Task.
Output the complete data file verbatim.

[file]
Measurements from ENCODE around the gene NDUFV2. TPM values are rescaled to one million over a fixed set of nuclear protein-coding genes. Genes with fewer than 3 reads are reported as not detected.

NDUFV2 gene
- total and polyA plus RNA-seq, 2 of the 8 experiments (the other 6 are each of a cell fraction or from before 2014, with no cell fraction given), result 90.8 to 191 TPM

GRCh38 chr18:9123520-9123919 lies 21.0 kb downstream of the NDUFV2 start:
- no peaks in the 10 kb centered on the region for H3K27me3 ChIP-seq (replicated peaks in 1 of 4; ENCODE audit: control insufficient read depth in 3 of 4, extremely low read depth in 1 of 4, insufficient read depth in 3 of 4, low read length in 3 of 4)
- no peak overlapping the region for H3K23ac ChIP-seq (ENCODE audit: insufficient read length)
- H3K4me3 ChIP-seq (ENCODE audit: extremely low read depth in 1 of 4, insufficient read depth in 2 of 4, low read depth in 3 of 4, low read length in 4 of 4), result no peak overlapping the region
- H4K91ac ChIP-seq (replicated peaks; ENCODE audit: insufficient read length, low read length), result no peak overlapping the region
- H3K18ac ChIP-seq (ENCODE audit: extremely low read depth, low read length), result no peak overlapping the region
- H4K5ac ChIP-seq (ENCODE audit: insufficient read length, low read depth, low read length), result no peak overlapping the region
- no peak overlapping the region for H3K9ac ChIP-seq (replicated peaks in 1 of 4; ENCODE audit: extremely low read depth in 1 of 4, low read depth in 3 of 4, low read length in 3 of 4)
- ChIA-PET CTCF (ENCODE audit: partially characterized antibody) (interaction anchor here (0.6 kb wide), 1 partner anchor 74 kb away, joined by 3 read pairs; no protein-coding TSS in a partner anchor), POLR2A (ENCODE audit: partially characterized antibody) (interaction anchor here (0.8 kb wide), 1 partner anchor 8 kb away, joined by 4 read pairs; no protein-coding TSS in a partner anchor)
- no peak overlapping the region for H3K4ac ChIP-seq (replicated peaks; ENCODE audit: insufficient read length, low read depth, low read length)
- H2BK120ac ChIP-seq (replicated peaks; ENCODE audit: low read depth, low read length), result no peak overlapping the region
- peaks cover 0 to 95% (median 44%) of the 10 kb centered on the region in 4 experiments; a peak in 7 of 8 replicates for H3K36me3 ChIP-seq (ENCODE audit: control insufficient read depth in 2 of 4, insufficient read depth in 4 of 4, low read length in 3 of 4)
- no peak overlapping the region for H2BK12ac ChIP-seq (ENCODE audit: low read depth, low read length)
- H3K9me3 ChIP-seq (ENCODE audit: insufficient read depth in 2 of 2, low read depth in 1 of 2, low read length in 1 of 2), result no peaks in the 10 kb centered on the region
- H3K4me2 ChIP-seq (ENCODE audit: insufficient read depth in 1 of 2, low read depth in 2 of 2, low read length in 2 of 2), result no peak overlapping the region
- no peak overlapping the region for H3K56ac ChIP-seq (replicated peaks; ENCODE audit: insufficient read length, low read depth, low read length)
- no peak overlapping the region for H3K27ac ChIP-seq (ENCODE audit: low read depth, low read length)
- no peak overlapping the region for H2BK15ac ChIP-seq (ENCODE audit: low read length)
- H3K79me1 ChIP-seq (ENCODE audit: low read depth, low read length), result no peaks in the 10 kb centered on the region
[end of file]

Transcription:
Measurements from ENCODE around the gene NDUFV2. TPM values are rescaled to one million over a fixed set of nuclear protein-coding genes. Genes with fewer than 3 reads are reported as not detected.

NDUFV2 gene
- total and polyA plus RNA-seq, 2 of the 8 experiments (the other 6 are each of a cell fraction or from before 2014, with no cell fraction given), result 90.8 to 191 TPM

GRCh38 chr18:9123520-9123919 lies 21.0 kb downstream of the NDUFV2 start:
- no peaks in the 10 kb centered on the region for H3K27me3 ChIP-seq (replicated peaks in 1 of 4; ENCODE audit: control insufficient read depth in 3 of 4, extremely low read depth in 1 of 4, insufficient read depth in 3 of 4, low read length in 3 of 4)
- no peak overlapping the region for H3K23ac ChIP-seq (ENCODE audit: insufficient read length)
- H3K4me3 ChIP-seq (ENCODE audit: extremely low read depth in 1 of 4, insufficient read depth in 2 of 4, low read depth in 3 of 4, low read length in 4 of 4), result no peak overlapping the region
- H4K91ac ChIP-seq (replicated peaks; ENCODE audit: insufficient read length, low read length), result no peak overlapping the region
- H3K18ac ChIP-seq (ENCODE audit: extremely low read depth, low read length), result no peak overlapping the region
- H4K5ac ChIP-seq (ENCODE audit: insufficient read length, low read depth, low read length), result no peak overlapping the region
- no peak overlapping the region for H3K9ac ChIP-seq (replicated peaks in 1 of 4; ENCODE audit: extremely low read depth in 1 of 4, low read depth in 3 of 4, low read length in 3 of 4)
- ChIA-PET CTCF (ENCODE audit: partially characterized antibody) (interaction anchor here (0.6 kb wide), 1 partner anchor 74 kb away, joined by 3 read pairs; no protein-coding TSS in a partner anchor), POLR2A (ENCODE audit: partially characterized antibody) (interaction anchor here (0.8 kb wide), 1 partner anchor 8 kb away, joined by 4 read pairs; no protein-coding TSS in a partner anchor)
- no peak overlapping the region for H3K4ac ChIP-seq (replicated peaks; ENCODE audit: insufficient read length, low read depth, low read length)
- H2BK120ac ChIP-seq (replicated peaks; ENCODE audit: low read depth, low read length), result no peak overlapping the region
- peaks cover 0 to 95% (median 44%) of the 10 kb centered on the region in 4 experiments; a peak in 7 of 8 replicates for H3K36me3 ChIP-seq (ENCODE audit: control insufficient read depth in 2 of 4, insufficient read depth in 4 of 4, low read length in 3 of 4)
- no peak overlapping the region for H2BK12ac ChIP-seq (ENCODE audit: low read depth, low read length)
- H3K9me3 ChIP-seq (ENCODE audit: insufficient read depth in 2 of 2, low read depth in 1 of 2, low read length in 1 of 2), result no peaks in the 10 kb centered on the region
- H3K4me2 ChIP-seq (ENCODE audit: insufficient read depth in 1 of 2, low read depth in 2 of 2, low read length in 2 of 2), result no peak overlapping the region
- no peak overlapping the region for H3K56ac ChIP-seq (replicated peaks; ENCODE audit: insufficient read length, low read depth, low read length)
- no peak overlapping the region for H3K27ac ChIP-seq (ENCODE audit: low read depth, low read length)
- no peak overlapping the region for H2BK15ac ChIP-seq (ENCODE audit: low read length)
- H3K79me1 ChIP-seq (ENCODE audit: low read depth, low read length), result no peaks in the 10 kb centered on the region